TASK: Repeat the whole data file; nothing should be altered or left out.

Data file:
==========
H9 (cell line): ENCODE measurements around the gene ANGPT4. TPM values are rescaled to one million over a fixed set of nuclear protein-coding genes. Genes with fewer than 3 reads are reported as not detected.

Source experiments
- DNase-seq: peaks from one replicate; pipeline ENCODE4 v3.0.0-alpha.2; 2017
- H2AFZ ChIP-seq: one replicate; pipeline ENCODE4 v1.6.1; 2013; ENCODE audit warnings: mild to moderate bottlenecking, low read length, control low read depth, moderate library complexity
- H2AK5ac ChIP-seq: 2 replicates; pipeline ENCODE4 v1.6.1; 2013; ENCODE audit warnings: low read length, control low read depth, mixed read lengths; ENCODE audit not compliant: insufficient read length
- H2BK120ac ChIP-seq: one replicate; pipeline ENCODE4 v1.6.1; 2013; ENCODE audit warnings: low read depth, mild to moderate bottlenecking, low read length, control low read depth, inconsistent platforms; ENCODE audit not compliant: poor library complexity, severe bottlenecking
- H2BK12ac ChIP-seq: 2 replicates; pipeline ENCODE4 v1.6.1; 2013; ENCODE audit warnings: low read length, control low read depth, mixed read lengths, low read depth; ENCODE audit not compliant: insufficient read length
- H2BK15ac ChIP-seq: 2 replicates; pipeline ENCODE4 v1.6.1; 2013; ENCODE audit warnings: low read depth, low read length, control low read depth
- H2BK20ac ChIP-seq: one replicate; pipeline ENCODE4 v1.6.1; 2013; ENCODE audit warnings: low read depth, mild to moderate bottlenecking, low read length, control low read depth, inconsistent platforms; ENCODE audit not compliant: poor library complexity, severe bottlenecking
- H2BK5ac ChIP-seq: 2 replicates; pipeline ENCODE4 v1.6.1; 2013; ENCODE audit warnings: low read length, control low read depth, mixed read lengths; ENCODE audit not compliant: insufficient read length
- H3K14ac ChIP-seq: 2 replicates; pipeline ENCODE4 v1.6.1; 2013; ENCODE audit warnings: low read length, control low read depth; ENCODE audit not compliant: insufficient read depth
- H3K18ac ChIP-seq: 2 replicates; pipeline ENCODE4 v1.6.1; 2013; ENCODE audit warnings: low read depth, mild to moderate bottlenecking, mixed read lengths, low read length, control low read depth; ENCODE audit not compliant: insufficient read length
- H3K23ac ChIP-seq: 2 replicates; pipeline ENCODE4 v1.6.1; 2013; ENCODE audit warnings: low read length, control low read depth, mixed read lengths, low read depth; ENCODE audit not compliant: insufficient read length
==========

H9 (cell line): ENCODE measurements around the gene ANGPT4. TPM values are rescaled to one million over a fixed set of nuclear protein-coding genes. Genes with fewer than 3 reads are reported as not detected.

Source experiments
- DNase-seq: peaks from one replicate; pipeline ENCODE4 v3.0.0-alpha.2; 2017
- H2AFZ ChIP-seq: one replicate; pipeline ENCODE4 v1.6.1; 2013; ENCODE audit warnings: mild to moderate bottlenecking, low read length, control low read depth, moderate library complexity
- H2AK5ac ChIP-seq: 2 replicates; pipeline ENCODE4 v1.6.1; 2013; ENCODE audit warnings: low read length, control low read depth, mixed read lengths; ENCODE audit not compliant: insufficient read length
- H2BK120ac ChIP-seq: one replicate; pipeline ENCODE4 v1.6.1; 2013; ENCODE audit warnings: low read depth, mild to moderate bottlenecking, low read length, control low read depth, inconsistent platforms; ENCODE audit not compliant: poor library complexity, severe bottlenecking
- H2BK12ac ChIP-seq: 2 replicates; pipeline ENCODE4 v1.6.1; 2013; ENCODE audit warnings: low read length, control low read depth, mixed read lengths, low read depth; ENCODE audit not compliant: insufficient read length
- H2BK15ac ChIP-seq: 2 replicates; pipeline ENCODE4 v1.6.1; 2013; ENCODE audit warnings: low read depth, low read length, control low read depth
- H2BK20ac ChIP-seq: one replicate; pipeline ENCODE4 v1.6.1; 2013; ENCODE audit warnings: low read depth, mild to moderate bottlenecking, low read length, control low read depth, inconsistent platforms; ENCODE audit not compliant: poor library complexity, severe bottlenecking
- H2BK5ac ChIP-seq: 2 replicates; pipeline ENCODE4 v1.6.1; 2013; ENCODE audit warnings: low read length, control low read depth, mixed read lengths; ENCODE audit not compliant: insufficient read length
- H3K14ac ChIP-seq: 2 replicates; pipeline ENCODE4 v1.6.1; 2013; ENCODE audit warnings: low read length, control low read depth; ENCODE audit not compliant: insufficient read depth
- H3K18ac ChIP-seq: 2 replicates; pipeline ENCODE4 v1.6.1; 2013; ENCODE audit warnings: low read depth, mild to moderate bottlenecking, mixed read lengths, low read length, control low read depth; ENCODE audit not compliant: insufficient read length
- H3K23ac ChIP-seq: 2 replicates; pipeline ENCODE4 v1.6.1; 2013; ENCODE audit warnings: low read length, control low read depth, mixed read lengths, low read depth; ENCODE audit not compliant: insufficient read length